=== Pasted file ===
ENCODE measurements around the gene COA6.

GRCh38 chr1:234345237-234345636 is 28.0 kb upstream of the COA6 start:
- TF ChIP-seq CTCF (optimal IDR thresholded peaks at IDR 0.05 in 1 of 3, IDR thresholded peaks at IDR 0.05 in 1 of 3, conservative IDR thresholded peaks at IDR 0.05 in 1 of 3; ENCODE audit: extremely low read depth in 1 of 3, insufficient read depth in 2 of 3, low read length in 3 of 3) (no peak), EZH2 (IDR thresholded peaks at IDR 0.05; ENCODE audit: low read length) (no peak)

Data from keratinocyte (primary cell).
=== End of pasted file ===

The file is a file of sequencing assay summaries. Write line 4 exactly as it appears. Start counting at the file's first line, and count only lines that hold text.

Data from keratinocyte (primary cell).